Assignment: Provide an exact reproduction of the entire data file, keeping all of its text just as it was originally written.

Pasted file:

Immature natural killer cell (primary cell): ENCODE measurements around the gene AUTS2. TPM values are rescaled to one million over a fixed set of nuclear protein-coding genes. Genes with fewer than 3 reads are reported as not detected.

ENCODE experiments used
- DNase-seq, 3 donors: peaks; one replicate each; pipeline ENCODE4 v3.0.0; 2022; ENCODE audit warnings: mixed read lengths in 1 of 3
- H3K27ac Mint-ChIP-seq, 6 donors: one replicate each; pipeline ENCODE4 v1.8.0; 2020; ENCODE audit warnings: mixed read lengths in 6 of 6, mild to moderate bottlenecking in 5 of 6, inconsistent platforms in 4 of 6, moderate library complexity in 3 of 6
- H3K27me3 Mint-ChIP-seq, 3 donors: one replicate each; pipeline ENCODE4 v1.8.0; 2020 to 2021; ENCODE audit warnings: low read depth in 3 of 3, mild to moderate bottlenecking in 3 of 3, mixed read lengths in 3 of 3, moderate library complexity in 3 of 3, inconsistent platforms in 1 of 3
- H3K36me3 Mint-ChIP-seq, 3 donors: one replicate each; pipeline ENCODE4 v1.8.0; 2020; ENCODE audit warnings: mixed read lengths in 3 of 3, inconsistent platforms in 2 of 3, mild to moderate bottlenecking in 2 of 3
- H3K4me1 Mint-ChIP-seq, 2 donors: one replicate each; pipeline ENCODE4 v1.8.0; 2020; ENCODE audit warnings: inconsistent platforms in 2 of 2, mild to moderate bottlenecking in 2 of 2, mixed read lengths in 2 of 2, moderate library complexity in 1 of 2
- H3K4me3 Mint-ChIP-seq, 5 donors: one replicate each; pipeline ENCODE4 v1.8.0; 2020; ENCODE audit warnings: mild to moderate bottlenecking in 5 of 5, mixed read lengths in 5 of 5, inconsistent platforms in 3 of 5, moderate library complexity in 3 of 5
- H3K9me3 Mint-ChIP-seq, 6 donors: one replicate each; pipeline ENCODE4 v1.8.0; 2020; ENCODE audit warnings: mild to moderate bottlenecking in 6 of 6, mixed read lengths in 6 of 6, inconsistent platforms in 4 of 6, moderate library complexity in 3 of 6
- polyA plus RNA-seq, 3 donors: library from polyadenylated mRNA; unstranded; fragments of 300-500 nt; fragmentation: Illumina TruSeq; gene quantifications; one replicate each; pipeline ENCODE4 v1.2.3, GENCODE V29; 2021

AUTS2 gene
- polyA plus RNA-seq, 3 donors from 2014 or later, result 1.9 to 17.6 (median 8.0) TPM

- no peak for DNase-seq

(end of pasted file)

Immature natural killer cell (primary cell): ENCODE measurements around the gene AUTS2. TPM values are rescaled to one million over a fixed set of nuclear protein-coding genes. Genes with fewer than 3 reads are reported as not detected.

ENCODE experiments used
- DNase-seq, 3 donors: peaks; one replicate each; pipeline ENCODE4 v3.0.0; 2022; ENCODE audit warnings: mixed read lengths in 1 of 3
- H3K27ac Mint-ChIP-seq, 6 donors: one replicate each; pipeline ENCODE4 v1.8.0; 2020; ENCODE audit warnings: mixed read lengths in 6 of 6, mild to moderate bottlenecking in 5 of 6, inconsistent platforms in 4 of 6, moderate library complexity in 3 of 6
- H3K27me3 Mint-ChIP-seq, 3 donors: one replicate each; pipeline ENCODE4 v1.8.0; 2020 to 2021; ENCODE audit warnings: low read depth in 3 of 3, mild to moderate bottlenecking in 3 of 3, mixed read lengths in 3 of 3, moderate library complexity in 3 of 3, inconsistent platforms in 1 of 3
- H3K36me3 Mint-ChIP-seq, 3 donors: one replicate each; pipeline ENCODE4 v1.8.0; 2020; ENCODE audit warnings: mixed read lengths in 3 of 3, inconsistent platforms in 2 of 3, mild to moderate bottlenecking in 2 of 3
- H3K4me1 Mint-ChIP-seq, 2 donors: one replicate each; pipeline ENCODE4 v1.8.0; 2020; ENCODE audit warnings: inconsistent platforms in 2 of 2, mild to moderate bottlenecking in 2 of 2, mixed read lengths in 2 of 2, moderate library complexity in 1 of 2
- H3K4me3 Mint-ChIP-seq, 5 donors: one replicate each; pipeline ENCODE4 v1.8.0; 2020; ENCODE audit warnings: mild to moderate bottlenecking in 5 of 5, mixed read lengths in 5 of 5, inconsistent platforms in 3 of 5, moderate library complexity in 3 of 5
- H3K9me3 Mint-ChIP-seq, 6 donors: one replicate each; pipeline ENCODE4 v1.8.0; 2020; ENCODE audit warnings: mild to moderate bottlenecking in 6 of 6, mixed read lengths in 6 of 6, inconsistent platforms in 4 of 6, moderate library complexity in 3 of 6
- polyA plus RNA-seq, 3 donors: library from polyadenylated mRNA; unstranded; fragments of 300-500 nt; fragmentation: Illumina TruSeq; gene quantifications; one replicate each; pipeline ENCODE4 v1.2.3, GENCODE V29; 2021

AUTS2 gene
- polyA plus RNA-seq, 3 donors from 2014 or later, result 1.9 to 17.6 (median 8.0) TPM

- no peak for DNase-seq